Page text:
Speaking of free space, that's another issue that Chromebook users often encounter with smaller hard drives–a situation that can also be resolved with Dropbox. The app is also useful for sharing larger files or groups of smaller files with people other than yourself and allows them to share with you as well.

Webcam Toy

webcam toy chromebook app
What We Like
  • Webcam Toy's keyboard shortcuts allow for quick and easy control when working with a large number of images.

What We Don't Like
  • No integration with Instagram.

While this app is fun like its moniker suggests, Webcam Toy is also a pretty powerful addition to your Chromebook's built-in camera. Snap groups of photos in a flash and choose from almost a hundred effects to apply to them. You can also share directly to Facebook or Twitter with just one click.


clipchamp chromebook app
What We Like
  • Supports well over a dozen video formats including MOV, AVI, MP4, DIVX, WMV, MPEG and M4V.

What We Don't Like
  • Local processing time with larger files can be slower than expected, so you'll need to exercise some patience.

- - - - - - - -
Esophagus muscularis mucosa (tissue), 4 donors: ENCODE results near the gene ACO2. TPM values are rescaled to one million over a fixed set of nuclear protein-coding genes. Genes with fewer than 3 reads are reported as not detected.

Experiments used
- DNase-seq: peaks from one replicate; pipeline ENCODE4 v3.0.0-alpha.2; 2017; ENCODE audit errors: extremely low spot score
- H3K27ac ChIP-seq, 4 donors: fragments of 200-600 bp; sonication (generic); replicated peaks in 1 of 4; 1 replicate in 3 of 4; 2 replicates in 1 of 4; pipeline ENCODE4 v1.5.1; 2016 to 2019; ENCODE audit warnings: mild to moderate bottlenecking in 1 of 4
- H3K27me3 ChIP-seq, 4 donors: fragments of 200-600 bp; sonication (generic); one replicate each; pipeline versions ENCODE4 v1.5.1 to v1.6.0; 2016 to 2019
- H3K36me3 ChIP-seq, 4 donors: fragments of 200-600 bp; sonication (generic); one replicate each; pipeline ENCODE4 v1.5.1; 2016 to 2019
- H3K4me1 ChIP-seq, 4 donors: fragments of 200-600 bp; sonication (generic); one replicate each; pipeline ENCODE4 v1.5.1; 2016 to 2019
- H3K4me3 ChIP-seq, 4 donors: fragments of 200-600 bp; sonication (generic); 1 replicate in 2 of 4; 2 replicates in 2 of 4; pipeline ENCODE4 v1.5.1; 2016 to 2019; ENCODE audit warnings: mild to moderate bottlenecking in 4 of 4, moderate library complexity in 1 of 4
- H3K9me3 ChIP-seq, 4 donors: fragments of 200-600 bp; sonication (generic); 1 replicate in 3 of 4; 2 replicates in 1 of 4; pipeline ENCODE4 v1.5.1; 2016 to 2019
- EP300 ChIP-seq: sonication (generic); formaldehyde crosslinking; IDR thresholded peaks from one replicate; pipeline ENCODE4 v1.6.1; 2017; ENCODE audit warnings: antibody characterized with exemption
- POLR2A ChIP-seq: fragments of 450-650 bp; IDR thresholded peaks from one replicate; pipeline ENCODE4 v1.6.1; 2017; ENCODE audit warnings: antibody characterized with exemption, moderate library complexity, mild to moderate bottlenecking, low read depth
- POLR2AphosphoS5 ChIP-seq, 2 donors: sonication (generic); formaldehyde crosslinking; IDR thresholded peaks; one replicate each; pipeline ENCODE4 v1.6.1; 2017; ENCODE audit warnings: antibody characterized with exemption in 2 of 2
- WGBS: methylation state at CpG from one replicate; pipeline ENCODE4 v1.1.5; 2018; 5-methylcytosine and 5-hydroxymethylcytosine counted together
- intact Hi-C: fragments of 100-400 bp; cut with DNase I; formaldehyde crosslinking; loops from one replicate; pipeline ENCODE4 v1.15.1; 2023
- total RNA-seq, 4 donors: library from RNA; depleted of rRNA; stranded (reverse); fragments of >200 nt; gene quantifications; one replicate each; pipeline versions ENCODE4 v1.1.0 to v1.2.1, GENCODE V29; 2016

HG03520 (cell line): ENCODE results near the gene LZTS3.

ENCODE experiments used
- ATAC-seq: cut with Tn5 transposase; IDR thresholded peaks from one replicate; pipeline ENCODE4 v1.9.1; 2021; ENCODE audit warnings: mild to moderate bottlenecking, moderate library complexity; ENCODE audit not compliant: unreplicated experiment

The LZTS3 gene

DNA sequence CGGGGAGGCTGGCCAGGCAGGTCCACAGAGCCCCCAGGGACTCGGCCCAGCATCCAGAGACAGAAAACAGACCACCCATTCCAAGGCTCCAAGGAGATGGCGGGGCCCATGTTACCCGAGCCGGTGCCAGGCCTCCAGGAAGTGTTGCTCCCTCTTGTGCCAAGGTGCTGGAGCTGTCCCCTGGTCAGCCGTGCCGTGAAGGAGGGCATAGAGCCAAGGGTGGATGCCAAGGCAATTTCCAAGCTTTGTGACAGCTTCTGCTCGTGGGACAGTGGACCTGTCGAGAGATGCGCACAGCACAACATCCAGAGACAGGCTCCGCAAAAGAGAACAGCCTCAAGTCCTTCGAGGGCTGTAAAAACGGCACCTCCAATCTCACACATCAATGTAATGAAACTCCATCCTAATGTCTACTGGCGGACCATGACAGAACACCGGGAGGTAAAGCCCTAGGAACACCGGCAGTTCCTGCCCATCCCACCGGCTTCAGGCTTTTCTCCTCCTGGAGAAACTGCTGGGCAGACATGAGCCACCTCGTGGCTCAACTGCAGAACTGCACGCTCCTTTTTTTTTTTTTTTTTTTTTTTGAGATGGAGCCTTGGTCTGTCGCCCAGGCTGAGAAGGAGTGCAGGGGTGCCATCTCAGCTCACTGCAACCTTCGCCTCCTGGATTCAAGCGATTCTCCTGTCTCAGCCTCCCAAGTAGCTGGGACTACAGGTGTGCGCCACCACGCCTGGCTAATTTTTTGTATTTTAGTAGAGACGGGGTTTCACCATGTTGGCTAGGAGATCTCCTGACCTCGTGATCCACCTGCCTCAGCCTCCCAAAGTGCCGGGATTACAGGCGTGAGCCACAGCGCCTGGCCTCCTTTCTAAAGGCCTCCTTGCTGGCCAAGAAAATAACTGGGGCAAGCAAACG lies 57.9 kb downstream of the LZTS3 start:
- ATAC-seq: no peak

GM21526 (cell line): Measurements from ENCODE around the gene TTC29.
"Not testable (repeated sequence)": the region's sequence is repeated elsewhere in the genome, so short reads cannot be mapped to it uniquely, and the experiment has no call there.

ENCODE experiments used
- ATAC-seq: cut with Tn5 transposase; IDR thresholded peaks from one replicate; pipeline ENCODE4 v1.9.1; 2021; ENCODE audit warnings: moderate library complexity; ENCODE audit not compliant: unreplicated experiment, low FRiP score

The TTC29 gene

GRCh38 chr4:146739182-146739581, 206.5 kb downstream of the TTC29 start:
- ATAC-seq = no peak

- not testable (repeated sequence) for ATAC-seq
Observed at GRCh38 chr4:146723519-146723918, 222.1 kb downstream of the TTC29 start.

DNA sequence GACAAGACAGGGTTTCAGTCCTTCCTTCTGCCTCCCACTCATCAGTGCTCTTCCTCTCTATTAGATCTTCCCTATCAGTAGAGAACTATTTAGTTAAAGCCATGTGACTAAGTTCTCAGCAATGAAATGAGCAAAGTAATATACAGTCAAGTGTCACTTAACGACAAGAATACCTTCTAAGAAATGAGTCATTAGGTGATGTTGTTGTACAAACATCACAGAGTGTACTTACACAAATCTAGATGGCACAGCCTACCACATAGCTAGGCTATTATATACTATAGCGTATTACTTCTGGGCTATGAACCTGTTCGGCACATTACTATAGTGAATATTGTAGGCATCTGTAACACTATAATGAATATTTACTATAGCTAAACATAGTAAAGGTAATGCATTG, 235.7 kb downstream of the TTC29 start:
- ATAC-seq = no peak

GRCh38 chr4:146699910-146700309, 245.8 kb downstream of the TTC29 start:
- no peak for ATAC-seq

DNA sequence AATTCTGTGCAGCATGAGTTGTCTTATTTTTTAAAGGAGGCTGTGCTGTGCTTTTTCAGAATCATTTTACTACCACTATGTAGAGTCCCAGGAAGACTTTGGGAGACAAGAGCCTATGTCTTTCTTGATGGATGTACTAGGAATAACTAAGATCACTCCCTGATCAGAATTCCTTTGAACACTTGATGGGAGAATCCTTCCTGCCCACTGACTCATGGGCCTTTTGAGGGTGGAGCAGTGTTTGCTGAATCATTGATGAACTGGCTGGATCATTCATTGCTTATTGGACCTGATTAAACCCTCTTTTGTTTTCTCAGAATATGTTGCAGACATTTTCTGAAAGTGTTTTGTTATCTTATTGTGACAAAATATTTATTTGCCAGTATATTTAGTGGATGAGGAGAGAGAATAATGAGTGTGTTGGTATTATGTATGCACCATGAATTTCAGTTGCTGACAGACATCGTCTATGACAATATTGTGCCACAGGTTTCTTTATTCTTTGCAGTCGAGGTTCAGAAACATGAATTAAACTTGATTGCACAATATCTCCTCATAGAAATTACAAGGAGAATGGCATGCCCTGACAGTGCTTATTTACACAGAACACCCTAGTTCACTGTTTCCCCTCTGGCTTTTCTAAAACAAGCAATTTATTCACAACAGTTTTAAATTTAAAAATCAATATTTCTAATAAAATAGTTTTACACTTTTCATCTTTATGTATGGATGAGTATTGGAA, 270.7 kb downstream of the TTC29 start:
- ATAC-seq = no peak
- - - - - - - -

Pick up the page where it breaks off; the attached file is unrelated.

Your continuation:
Sticking with the webcam theme, Clipchamp helps you record HTML5 videos like a professional–converting and compressing on-the-fly when needed for quick, secure uploads to Facebook, Vimeo and YouTube. The app also serves as a standalone converter for videos created by someone other than yourself and even provides several editing features.


pocket chromebook app
What We Like
  • The layout is clean and simple, encouraging you to clip and store as much content as you like for future ingestion.

What We Don't Like
  • Hasn't been updated in years while the service's apps on other platforms continuously get upgrades.

One of the nice features about most Chromebooks is their relatively lightweight body, allowing for easy transport no matter where you are. Another positive is that Chrome OS is a minimalist operating system, with its main focus on browsing the web.

As you browse and come across an article or another piece of content that you're interested in but simply don't have time to read or view at the moment, the Pocket app lets you save it for later and access it from anywhere–even without an internet connection. In that sense, it's the perfect Chromebook companion.

Numerics Calculator and Converter

numerics calculator and converter chromebook app
What We Like
  • Works offline, and even lets you access custom functions and previous history while doing so.

What We Don't Like
  • It's a stretch to call this an app (even though the developers do) as it simply links to a hosted calculator.

This app offers a significant upgrade over Chromebook's default calculator, covering the basics but also supporting advanced conversions and functions.